The calendar that we consider “Jewish” was thus common to most ancient peoples. In fact, some scholars believe that the ancient Israelites, like the ancient Egyptians, were among the few ancient peoples who had a solar calendar! According to these scholars, the current Jewish calendar was adopted during the Babylonian exile in the sixth century BCE. To support this view they adduce the following arguments: Ancient Canaan, both before and after the Israelite conquest, was part of the Egyptian sphere of influence, and the ancient Egyptians, along with the Romans and the Zoroastrian Persians, were among the few peoples who had a solar calendar.
I am often asked by people to recommend a good book in English on Hilkhot Shabbat. There have been numerous books in English that have been written on Hilkhot Shabbat, but I never liked any of them enough to really feel comfortable recommending them to anyone. They either weren’t comprehensive enough, too strict, not very clear, not entirely accessible to those who don’t understand Hebrew (e.g. the footnotes in Rabbi Shimon Eider’s books), or incomplete translations of the Hebrew (e.g. the English edition of Shemirat Shabbat Kehilkhatah leaving out footnotes).
These volumes also include aggadic sources about Shabbat and its meaning, giving the reader a more holistic presentation about Shabbat observance. If I had to name another series on halakhah to which the structure and presentation of Peninei Halakha is similar it would be Rabbi Hayyim David Halevi’s Mekor Hayyim Hashalem. While not as comprehensive as Peninei Halakha, it does present the halakhic and aggadic material in a similar manner. In addition to buying these volumes, you should listen to this interview by Nachum Segal with Yocheved Cohen, the translator of these volumes, and Elli Fischer, the editor of the English language Peninei Halakha series.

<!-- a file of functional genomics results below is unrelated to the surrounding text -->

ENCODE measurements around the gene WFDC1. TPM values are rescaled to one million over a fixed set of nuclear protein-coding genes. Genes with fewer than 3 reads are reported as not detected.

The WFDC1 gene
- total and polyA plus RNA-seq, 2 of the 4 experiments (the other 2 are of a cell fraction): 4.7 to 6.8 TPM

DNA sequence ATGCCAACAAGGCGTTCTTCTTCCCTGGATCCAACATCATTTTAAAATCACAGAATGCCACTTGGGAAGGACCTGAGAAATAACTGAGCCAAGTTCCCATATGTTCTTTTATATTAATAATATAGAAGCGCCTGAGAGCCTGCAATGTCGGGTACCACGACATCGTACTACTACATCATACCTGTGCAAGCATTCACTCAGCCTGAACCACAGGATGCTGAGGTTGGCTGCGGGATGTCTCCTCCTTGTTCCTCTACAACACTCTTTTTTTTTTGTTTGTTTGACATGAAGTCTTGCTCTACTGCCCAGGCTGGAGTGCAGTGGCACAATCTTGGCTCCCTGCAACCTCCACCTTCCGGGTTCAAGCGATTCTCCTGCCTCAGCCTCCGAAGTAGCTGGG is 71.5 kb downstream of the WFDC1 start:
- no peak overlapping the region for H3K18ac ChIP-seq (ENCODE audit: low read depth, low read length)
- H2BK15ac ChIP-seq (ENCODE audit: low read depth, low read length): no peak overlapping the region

On the possible larger communal and sociological place of Koren Publishers see this recent blog post at Rationalist Judaism.
Yishar Koaḥ to all of those involved in bringing these volumes to print.
February 8th, 2016 | Category: New Books | Comments Off on Finally a Reliable Book on the Laws of Shabbat in English
The scholar of Jewish law Prof. Aaron Kirschenbaum z”l has passed away. It is difficult to summarize Prof. Kirschenbaum’s scholarly achievements, they range from popular booklets on studying Talmud to a massive tome on self-incrimination in the history of Jewish and Roman Law. A web site dedicated to his scholarship has begun to be built and it will be expanded in the future. Some of his writings can be found here.
The funeral procession will begin at Shamgar, Jerusalem at 10:30 on Sunday, February 7th, כ”ח שבט and continue to the cemetery in T’zfat. Shiva will take place at Ramat Tamir, Shefa Chaim 2, Jerusalem.
Much has been written and spoken about the “Kotel Compromise” both in favor and against. Two of the more interesting things that I heard were two interviews (Hebrew) with Israeli Orthodox women who have come down on different sides of the compromise, one in favor and one against. While the agreement is not without its problems, I think that it is a good compromise, not only for non-Orthodox movements, but also for the many other Jews (secular, traditional, and liberal Orthodox) whom I think will use it. Last month I was in the designated area (עזרת ישראל) and the largest bar-mitzvah there was from a traditional Israeli Sephardic family. Also see this picture below. While I am hesitant to guess a person’s religious affiliation by how they dress, I don’t think that this woman is Reform or Conservative. (Photo credit: Michal Fattal)
Here are the two interviews, judge for yourself. The first is with Hannah Kahat (against) and the second with Ricki Shapira Rosenberg (for).